It’s an unusual kind of forest. Dozens of “trees” hang from the ceiling, their surfaces flecked with organic lines and nodules — as crafted from tubes of copper-hued glass, mouth-blown by artisans in Finland.
This innovative lighting display is just one of the highlights of the new sunlight-filled Tokyo flagship store and cafe by the Finnish design brand Iittala, which recently opened in the Omotesando neighborhood to coincide with the brand’s 140th anniversary.
Touches of Japan, such as the chidori-style modular ceiling with interlocking white ash wood frames, are present throughout the store thanks to Japanese architect Kengo Kuma’s minimal nature-inspired interiors, which provide a crafted backdrop to a cornucopia of Iittala’s lifestyle products — from signature quality glassware to ceramics and textiles.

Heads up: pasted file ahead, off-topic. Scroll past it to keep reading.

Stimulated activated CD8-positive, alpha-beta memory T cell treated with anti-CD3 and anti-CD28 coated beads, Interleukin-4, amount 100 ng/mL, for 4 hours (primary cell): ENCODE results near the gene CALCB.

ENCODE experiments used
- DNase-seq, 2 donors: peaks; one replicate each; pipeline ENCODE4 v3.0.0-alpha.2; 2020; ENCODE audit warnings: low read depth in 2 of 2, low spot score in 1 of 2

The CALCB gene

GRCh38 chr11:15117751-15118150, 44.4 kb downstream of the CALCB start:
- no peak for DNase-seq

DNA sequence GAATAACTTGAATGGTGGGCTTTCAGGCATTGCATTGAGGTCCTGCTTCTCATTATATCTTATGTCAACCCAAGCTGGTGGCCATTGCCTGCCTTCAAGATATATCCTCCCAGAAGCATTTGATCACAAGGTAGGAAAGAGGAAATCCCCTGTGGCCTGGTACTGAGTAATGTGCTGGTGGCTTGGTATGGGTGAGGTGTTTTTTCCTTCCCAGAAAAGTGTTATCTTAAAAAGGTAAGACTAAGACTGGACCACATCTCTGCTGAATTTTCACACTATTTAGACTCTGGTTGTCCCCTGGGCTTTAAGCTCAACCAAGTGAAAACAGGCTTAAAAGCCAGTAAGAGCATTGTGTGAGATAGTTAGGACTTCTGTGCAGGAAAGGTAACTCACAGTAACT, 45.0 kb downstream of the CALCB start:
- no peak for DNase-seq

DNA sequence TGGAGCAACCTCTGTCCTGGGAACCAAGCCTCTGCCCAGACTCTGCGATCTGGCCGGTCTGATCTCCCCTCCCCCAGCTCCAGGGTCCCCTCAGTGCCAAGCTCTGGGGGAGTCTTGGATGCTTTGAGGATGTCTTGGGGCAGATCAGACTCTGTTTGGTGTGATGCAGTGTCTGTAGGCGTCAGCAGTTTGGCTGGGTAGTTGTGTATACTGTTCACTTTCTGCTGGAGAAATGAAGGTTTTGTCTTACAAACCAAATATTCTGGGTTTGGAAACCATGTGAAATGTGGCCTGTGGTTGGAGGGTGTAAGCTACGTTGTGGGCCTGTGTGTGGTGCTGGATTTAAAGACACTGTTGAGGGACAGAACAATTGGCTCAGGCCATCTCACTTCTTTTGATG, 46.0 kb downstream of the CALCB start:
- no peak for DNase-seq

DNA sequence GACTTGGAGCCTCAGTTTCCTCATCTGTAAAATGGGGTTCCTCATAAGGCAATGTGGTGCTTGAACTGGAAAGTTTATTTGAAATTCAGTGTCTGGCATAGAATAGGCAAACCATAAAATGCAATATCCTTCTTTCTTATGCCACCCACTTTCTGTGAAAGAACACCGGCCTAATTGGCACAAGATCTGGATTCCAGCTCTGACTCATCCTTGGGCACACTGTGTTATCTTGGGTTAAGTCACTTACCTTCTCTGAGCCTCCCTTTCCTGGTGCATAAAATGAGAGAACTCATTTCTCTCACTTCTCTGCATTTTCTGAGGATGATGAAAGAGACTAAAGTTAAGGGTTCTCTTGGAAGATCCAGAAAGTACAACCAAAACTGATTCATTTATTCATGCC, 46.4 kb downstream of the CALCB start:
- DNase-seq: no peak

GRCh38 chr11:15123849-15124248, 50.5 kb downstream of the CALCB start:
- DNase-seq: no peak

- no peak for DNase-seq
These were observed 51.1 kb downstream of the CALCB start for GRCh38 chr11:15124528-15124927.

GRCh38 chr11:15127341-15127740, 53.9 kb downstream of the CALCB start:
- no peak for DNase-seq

The new flagship is also home to the first Iittala cafe in the world, with a menu packed with Nordic treats including salmon soup and blueberry tarts. Here, customers can use Iittala’s tableware creations as they would in everyday life (a discovery I made while sipping a tasty green smoothie from a solidly tactile Kastehelmi glass).
In short? It’s a harmonious mesh of all things Finnish and Japanese, which comes as little surprise given the affinities between the two cultures, from a deep-rooted respect for craftsmanship, simplicity and nature to a shared sense of ease with silence in conversation.